New physical strength tests will effectively bar most women from 76 percent of Army jobs and limit the majority of new female recruits to jobs that traditionally have been held by women, the Army acknowledged yesterday.

Last week, recruitment goals for women were lowered and an additional 23 job categories were closed because of possible combat dangers. The two announcements reflect a major change in the breadth of opportunities available to women in the Army.

The changes ultimately will benefit both women and the Army by insuring that both male and female recruits are "programmed to succeed," said Lawrence J. Korb, assistant secretary of defense for manpower, reserve affairs and logistics.

All recruits will now be tested for physical strength, and soldiers must be able to lift 100 pounds or more to perform jobs ranging from truck driving to nuclear weapons assembly and equipment repair.

Soldiers must be able to lift more than 50 pounds to become an aviator specialist, otherwise known as airplane repairman, and must be able to lift at least 50 pounds to be a corrections specialist or guard.

Since 1977, when the Carter administration opened all of the 354 noncombatant Army jobs to women, female enlistment has increased from 12,000 to 65,000. But until a 15-month study was completed last week, the Army has never really understood their impact, Korb said.

That study shows women have had a much higher attrition rate than male soldiers, mainly because women soldiers often were assigned tasks beyond their physical capability, said Lt. Gen. Maxwell R. Thurman, deputy chief of Army personnel.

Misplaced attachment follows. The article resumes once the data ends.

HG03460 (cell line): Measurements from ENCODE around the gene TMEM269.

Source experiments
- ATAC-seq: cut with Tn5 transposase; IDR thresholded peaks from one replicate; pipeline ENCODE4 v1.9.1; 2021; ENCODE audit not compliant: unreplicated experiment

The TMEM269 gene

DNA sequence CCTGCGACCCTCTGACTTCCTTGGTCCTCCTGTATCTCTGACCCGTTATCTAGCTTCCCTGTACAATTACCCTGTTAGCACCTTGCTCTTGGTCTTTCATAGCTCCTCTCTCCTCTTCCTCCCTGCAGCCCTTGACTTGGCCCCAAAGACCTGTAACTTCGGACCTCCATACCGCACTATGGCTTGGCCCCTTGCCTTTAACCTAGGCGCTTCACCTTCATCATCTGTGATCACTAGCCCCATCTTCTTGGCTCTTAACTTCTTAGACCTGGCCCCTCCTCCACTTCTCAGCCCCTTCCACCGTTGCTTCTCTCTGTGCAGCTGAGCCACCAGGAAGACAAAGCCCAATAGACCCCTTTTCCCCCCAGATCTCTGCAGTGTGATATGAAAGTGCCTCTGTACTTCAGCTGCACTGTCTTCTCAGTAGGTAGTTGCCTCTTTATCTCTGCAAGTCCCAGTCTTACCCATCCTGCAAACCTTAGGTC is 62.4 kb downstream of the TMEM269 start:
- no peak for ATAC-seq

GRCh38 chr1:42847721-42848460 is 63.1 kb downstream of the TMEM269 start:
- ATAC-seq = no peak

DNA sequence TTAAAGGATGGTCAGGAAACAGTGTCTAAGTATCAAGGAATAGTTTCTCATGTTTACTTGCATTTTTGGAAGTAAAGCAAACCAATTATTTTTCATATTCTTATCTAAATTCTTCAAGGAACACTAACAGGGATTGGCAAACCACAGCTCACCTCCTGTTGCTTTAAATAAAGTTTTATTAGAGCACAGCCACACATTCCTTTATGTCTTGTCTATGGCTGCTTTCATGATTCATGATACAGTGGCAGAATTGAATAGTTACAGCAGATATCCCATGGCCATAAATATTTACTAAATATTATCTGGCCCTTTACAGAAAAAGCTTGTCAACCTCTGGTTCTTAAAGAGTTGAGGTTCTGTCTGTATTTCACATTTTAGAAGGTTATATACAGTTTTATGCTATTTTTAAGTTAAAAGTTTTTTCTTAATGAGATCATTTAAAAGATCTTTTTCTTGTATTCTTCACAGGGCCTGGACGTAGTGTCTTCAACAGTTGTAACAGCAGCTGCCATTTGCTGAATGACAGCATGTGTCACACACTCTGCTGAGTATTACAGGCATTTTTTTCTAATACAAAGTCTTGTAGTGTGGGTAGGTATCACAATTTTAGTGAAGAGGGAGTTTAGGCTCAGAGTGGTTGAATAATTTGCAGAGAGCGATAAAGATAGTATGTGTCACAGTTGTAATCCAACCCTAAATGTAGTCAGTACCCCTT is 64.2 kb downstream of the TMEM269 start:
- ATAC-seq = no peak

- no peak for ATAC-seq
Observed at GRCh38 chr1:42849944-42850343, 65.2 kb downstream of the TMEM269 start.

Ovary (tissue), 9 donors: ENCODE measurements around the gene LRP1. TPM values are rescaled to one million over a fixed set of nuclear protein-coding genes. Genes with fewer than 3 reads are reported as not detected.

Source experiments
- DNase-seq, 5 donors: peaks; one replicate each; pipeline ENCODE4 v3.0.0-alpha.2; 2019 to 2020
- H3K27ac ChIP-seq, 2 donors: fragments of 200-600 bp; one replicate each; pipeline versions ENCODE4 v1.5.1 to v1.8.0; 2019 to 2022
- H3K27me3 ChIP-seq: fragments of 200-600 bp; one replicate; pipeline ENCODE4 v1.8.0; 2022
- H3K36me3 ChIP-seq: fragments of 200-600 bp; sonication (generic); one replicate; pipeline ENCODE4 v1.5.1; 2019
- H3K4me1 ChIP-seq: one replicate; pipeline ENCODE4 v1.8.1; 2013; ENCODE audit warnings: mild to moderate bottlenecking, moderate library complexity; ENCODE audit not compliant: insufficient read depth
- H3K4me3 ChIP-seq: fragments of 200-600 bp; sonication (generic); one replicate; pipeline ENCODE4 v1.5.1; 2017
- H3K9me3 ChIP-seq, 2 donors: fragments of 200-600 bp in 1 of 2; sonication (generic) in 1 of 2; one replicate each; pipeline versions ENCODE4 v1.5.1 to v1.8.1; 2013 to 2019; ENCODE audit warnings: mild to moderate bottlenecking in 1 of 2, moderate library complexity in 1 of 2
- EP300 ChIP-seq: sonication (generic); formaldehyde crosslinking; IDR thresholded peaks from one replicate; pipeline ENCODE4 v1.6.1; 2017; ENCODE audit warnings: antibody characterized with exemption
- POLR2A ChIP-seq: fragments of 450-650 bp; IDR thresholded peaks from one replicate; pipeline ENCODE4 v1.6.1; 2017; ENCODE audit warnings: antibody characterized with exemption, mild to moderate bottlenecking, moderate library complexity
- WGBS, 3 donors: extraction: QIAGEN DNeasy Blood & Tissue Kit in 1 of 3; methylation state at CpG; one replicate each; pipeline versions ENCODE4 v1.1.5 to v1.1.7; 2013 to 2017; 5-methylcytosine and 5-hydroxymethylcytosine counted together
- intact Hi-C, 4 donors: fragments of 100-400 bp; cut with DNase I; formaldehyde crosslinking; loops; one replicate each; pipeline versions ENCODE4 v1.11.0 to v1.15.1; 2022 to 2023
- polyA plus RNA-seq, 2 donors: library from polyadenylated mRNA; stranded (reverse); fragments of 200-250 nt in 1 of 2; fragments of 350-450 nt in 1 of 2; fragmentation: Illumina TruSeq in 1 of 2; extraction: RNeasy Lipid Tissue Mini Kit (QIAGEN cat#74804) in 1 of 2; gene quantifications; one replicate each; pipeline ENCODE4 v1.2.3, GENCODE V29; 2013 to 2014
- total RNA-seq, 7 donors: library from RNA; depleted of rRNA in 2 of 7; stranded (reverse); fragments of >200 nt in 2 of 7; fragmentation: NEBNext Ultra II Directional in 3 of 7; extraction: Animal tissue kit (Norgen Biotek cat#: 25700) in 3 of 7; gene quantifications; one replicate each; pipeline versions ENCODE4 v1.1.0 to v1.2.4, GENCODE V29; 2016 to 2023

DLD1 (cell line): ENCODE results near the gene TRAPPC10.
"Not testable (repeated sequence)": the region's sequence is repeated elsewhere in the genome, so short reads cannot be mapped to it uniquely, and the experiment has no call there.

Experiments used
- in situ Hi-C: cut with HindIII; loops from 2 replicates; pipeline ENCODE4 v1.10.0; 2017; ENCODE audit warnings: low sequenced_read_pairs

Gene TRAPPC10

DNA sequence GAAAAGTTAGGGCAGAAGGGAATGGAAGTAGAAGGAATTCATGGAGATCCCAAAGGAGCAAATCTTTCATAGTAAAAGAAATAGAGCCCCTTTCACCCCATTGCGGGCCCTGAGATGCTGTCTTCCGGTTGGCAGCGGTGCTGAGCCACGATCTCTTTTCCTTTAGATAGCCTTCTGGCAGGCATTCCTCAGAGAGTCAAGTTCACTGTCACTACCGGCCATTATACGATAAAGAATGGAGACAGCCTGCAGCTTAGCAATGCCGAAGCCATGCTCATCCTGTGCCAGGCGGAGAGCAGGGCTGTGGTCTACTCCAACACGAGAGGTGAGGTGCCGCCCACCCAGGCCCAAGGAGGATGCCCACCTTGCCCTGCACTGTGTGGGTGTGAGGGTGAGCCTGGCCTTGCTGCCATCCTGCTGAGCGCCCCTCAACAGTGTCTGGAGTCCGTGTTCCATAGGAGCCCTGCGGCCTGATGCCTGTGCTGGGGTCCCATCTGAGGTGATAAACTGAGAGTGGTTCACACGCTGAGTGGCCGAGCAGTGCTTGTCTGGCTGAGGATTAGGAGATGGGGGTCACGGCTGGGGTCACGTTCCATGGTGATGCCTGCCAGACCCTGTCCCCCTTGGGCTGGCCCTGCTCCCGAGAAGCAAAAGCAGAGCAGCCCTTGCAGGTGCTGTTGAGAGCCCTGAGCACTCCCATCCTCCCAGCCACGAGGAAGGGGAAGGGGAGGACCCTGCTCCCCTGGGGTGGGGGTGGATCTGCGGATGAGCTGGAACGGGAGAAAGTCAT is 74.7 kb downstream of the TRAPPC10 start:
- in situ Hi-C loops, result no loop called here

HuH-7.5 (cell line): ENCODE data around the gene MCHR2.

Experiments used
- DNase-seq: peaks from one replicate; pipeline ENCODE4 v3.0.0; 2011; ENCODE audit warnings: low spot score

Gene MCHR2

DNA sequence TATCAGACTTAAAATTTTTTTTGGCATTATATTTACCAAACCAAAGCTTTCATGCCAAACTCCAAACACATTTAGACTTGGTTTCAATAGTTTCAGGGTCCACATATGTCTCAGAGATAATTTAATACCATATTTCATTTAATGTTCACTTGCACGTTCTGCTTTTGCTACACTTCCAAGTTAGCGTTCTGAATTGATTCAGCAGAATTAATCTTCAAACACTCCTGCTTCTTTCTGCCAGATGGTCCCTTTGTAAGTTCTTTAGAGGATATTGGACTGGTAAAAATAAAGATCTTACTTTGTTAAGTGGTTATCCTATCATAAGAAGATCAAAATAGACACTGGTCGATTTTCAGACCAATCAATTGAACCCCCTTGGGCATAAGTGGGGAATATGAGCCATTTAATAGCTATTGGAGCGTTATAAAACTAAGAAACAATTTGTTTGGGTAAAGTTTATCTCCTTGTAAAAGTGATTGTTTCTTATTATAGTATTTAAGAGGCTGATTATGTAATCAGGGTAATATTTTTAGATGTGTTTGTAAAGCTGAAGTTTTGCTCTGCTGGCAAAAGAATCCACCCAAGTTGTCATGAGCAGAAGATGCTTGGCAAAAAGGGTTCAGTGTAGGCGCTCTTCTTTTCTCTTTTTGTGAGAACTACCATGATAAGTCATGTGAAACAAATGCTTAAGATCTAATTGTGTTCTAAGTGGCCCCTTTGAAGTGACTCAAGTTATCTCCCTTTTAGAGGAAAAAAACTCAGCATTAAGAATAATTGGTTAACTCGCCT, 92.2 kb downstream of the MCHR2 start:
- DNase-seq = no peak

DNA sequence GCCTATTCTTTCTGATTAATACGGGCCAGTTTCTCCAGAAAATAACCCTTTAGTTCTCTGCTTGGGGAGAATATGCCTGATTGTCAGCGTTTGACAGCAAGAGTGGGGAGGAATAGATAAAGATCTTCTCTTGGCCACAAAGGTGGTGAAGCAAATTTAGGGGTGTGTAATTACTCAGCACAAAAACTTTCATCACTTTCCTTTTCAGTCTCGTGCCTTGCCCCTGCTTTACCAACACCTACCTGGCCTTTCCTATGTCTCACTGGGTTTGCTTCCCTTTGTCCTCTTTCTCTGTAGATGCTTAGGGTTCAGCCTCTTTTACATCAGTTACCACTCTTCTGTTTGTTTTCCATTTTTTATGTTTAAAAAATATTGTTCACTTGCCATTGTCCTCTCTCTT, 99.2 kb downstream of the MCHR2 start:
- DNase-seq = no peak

Currently, 54 percent of the 65,000 women in the military are assigned to jobs that require soldiers to lift 100 pounds or more frequently, he said. The Army study shows only 11 percent of all women who enter the service are strong enough to lift that amount, causing poor performance and unhappy soldiers, Thurman said.

The physical tests are expected to solve that, Thurman explained, by matching male and female soldiers' strength with job categories. During the last year, the Army has rated its 354 job categories according to physical demands, classifying them as being light, medium, heavy or very heavy work. The last two categories require frequent lifting of 100 pounds or more.

Starting next year, the Army will give the physical tests to all recruits when they enlist. The tests will grade soldiers according to lifting-strength, stamina, and endurance, but the deciding factor will be lifting-strength, a spokesman said. A machine will register how much "dead weight" a recruit can lift while standing up, and recruits also will be asked to lift an object and hold it at a specific height for three 15-second periods.

The Army will then predict how much the recruit's strength will improve after basic and advanced training. Those predictions will be based on formulas still under study, the Army said. Once a soldier's "predicted physical capacity" is decided, the recruit will be told what job categories may be entered after enlistment.

Since 76 percent of the Army's jobs are in the very heavy and heavy work categories, Thurman said, it is unlikely that most women will qualify. When the Army tested 493 women and 623 men last year at five Army bases, it discovered that only 11 percent of its women soldiers could lift 100 or more pounds frequently while all but 8 percent of the men tested could lift 100 or more pounds.

Thurman said women would not be penalized when the Army determines promotion, because they were excluded from some areas. The new testing program should, in fact, increase the number of women officers, because it will help female soldiers perform better at their jobs, he said.

Had the testing program been in effect this year, the Army estimates that only 1,950 of its entire 65,000-woman workforce would have qualified for heavy jobs.